Sure, we know that Lord of the Rings, Hunger Games, and Harry Potter are modern examples of the Hero’s Journey, but there are a l-o-t of other popular films that also fit Joseph Campbell’s monomyth. A few that may surprise you: Continue reading

The man who created Roget’s Thesaurus, Peter Mark Roget, was born on January 18, 1779, a date loquacious scholars celebrate as National Thesaurus Day. (Thanks, Alex E., for the heads-up. I had no idea this was a thing.) Though my research failed to unearth the authority who had the power to make such a declaration, it seems like a nice thing to remember the retired doctor whose passion project helps us all sound a bit more erudite. Continue reading

If you caught last night’s Golden Globes, you were treated to this heartstopper of a speech by Oprah Winfrey. If not, watch it now. I’ll wait. Continue reading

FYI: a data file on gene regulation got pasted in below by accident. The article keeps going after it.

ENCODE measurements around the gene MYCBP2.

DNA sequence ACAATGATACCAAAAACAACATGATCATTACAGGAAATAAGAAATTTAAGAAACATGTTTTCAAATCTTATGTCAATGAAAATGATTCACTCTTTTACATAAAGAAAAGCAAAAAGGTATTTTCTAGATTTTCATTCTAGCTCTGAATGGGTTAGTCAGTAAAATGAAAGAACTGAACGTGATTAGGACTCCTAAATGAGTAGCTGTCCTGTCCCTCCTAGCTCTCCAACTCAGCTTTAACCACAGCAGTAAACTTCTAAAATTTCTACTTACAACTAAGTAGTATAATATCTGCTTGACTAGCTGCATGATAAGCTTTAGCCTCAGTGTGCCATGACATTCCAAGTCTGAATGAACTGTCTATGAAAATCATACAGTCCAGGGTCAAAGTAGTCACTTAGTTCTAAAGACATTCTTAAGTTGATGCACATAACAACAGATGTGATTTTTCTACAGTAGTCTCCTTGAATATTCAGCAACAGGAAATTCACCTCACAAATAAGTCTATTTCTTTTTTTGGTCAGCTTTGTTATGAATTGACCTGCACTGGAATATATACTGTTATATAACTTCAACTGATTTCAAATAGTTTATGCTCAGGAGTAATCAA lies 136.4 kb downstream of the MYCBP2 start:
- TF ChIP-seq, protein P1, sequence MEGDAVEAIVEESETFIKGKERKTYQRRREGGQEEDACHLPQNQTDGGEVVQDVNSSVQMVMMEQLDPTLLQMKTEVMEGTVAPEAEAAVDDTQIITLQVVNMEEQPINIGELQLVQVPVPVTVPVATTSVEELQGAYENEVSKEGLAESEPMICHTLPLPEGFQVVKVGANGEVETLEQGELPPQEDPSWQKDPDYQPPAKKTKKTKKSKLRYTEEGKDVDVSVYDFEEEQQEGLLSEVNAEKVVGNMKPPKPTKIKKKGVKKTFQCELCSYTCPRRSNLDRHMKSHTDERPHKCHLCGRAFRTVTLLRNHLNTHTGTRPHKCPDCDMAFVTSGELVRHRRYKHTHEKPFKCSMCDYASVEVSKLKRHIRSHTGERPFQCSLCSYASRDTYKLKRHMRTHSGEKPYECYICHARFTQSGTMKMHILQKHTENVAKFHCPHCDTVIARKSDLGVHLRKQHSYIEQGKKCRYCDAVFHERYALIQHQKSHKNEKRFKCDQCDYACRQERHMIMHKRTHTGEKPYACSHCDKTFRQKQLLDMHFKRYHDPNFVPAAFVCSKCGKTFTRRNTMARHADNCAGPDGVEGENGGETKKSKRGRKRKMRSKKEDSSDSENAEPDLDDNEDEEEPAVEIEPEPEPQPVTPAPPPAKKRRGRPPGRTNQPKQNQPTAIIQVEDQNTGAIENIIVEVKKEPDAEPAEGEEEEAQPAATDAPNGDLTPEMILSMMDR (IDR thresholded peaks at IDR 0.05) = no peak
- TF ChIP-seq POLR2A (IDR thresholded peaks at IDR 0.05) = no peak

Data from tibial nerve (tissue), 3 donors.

So…yeah…it’s been nearly four months since I changed out the bulletin board, but last week I visited the giant color printer at Media Services and you can follow along a video field trip Continue reading

When my freshmen strike these words from their literary analysis writing, they (miraculously!) start to sound like young adults. Continue reading

Note: If you’re looking for the pre-winter break Reindeer Race, keep reading to see how these materials can easily be adapted for any holiday/upcoming school vacation.

Two years ago, I shared my P.E. department colleagues’ inspired use of stations on the day before we left for Thanksgiving break. Here’s the video, in case you missed it:

Today, I’m adapting their idea to bring some holiday fun to our English/Language Arts classes. Continue reading

This week, I’m continuing the occasional “How to Write” series with a look at the power of an essay’s conclusion. English teacher friends, here is the three-sentence formula that often turns a B+ essay into an A- in my classroom: Continue reading